After 2003 American Idol runner-up Clay Aiken performed in Syracuse, N.Y. (backed by the Syracuse Symphony Orchestra, no less), the Web site Syracuse.com dubbed the pop singer “the beloved singing teddy bear placed near a young girl’s flouncy canopied bed.”
Aiken, as his devoted fans (known as “Claymates”) can attest, is often given short shrift, celebrity-wise: Benign-geek status was not exactly the reputation favored by rock gods like Jim Morrison or Robert Plant. But the N.C. native (whose pre-Idol aspiration was to become a school principal and someday raise a family) is probably better suited to tender ballads and sports jackets than primal screams and leather chaps.
Following in the footsteps of good-guy crooners like Wayne Newton, Mel Tormé, Burt Bacharach and Engelbert Humperdinck, Aiken has carved out his own corner. That is, if playing widely accessible “concert[s] the whole family will enjoy”—as one fan dubbed them—can be considered a niche market.
The entertainer’s most unique quality, ironically, may be his bid for across-the-board acceptability. Sneer if you must, but when the Top-40 charts are clogged with angsty Avril Lavigne and Amy Lee numbers, a reprise of the feel-good Laverne & Shirley theme song kind of hits the spot.
Part of what differentiates Aiken from his fellow touring Idols is that, at each stop, he teams up with the symphony of that particular city.
“It’s rare and exciting for us to be able to do something like this,” enthuses Asheville Symphony Artistic Administrator Sally Keeney.
Whereas a typical symphony concert involves 85 to 90 musicians on stage, the group backing Aiken’s Biltmore Estate Summer Evening Concert Series appearance numbers 42. “It’s a more pops-y size,” Keeney explains. “It will give a nice, rich sound with all those strings.”
What will Aiken be performing to the orchestral wall of sound? Don’t expect an aria from The Marriage of Figaro. The pop star’s fans are treated to a program of Aiken’s hits along with medleys of easily recognizable tunes from radio and television. At the Syracuse show, Aiken and his musicians ran through such unlikely selections as “Like a Virgin,” “(Party Like It’s) 1999” and “Beat It.” At another concert, he led a singalong to “The Way You Make Me Feel.” (Lyric sheets were circulated through the audience beforehand.)
But fans are quick to argue that sound bites of the Welcome Back, Kotter intro don’t equate to Clay-lite.
“He sings [“Baby Got Back” and “Sexy Back”] to make fun of how commercialized and soulless most of the songs that get radio play today are,” fan “Natalie” commented on the Xpress blogsite, responding to an open call to defend Aiken’s talents.
In fact, symphony Executive Director Steve Hageman feels that Aiken’s appearance “increases our credibility.”
Apparently, a Michael Jackson cover doesn’t spell flippancy as much as tasteful and talented sardonicism.
“Clay Aiken and his managers are very good musicians,” Hageman continues. “They have to be, at that level.”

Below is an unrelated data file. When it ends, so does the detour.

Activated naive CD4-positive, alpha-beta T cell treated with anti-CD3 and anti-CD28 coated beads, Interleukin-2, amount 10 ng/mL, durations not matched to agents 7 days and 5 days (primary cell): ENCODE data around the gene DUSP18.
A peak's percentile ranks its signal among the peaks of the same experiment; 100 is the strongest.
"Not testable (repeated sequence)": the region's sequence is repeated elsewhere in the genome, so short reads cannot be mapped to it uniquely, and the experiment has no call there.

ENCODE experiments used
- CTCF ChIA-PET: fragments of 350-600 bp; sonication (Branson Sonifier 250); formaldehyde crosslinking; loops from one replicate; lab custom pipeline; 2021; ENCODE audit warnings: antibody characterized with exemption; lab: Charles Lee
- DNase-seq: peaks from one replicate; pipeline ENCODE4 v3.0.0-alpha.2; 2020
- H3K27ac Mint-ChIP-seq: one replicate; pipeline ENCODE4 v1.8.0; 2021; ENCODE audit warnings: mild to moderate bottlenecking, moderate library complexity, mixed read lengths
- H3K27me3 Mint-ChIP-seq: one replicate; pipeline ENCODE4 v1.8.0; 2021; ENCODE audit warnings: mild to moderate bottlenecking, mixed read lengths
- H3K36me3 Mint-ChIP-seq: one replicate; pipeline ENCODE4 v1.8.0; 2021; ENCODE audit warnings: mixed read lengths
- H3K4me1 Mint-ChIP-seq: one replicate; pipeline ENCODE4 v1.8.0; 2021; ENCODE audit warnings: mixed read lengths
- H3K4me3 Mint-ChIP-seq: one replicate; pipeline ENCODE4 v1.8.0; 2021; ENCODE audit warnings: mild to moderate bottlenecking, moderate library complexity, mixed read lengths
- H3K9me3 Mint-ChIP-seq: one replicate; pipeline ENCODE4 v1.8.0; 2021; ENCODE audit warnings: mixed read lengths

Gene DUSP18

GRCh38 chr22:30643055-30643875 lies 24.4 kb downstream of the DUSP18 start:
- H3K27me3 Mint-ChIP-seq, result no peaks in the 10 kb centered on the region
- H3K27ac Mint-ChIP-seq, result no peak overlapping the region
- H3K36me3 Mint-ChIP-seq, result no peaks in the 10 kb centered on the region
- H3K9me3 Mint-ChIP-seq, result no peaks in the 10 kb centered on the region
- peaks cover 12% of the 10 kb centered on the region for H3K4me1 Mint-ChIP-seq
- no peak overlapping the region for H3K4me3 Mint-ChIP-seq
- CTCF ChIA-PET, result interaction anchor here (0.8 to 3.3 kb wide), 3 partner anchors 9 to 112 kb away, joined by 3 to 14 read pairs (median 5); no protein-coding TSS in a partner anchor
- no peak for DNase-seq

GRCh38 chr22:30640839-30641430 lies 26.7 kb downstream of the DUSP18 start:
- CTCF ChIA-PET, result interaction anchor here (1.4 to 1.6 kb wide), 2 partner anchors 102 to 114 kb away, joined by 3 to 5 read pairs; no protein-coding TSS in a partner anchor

In this case, the Biltmore Estate contracted with the local symphony as support for Aiken’s performance, a reversal of a more common arrangement where the orchestras hire the vocalists. (The Asheville Symphony was working with a group of orchestras to book The Moody Blues on a yearlong tour, an effort that eventually fell flat.)
“There were a heck of a lot of symphony people having their socks knocked off after watching Clay’s performances,” blogger “Kayla,” who’s attended four out of nine shows on the Aiken tour, told Xpress.
“It is [RCA chairman] Clive Davis who put him in the ‘Manilow’ box,” she charges. “But believe me, Clay Aiken is so much more than that.”
It could be argued that Barry Manilow himself, with his countless hit singles, multiplatinum albums and worldwide record sales numbering more than 75 million, is something more than a tawdry troubadour. Aiken actually might be lucky to follow in the footsteps of the man who wrote, you know, the songs.
But Aiken, seemingly uncomfortable with accepting overnight stardom outright, is going beyond introducing Claymates to civic orchestras. Pre-Idol, the Raleigh native was a special-ed teacher, and he continues that particular line of work through the Bubel/Aiken Foundation charity he co-founded.
He’s also a celebrity ambassador for UNICEF and has traveled in that capacity to Uganda, Indonesia and Afghanistan. The latter trip earned him more press for the beard he grew out of respect for local customs than for his charity work.
Celebrity—even that gained from an oft-panned reality series—is a bumpy road. Aiken himself admitted to Ability Magazine, “Somebody once said, ‘You asked for it.’ And I thought, ‘Did I really ask for it?’ When I auditioned for [Idol], I never for a second believed that I was going … to be in the top 15, much less the top two.”
Three albums on, Aiken’s tenuous stardom is finally looking less like a fluke and more like the real thing.
“He is the best all-around entertainer I have ever seen,” blogger “CarylAnn” (who’s seen Elton John, Billy Joel and Journey) told Xpress. “Clay has it all. The voice, the comedic timing and the way he interacts with his fans and makes fun of himself is hilarious.”
Or, as Claymate “Carol” puts it, “People are finally starting to ‘get’ Clay.”
Clay Aiken and the Asheville Symphony Orchestra play the Biltmore Estate’s Summer Evening Concert Series on Saturday, Aug. 11. 8 p.m. At press time, tickets for the show were sold out. (800) 624-1575.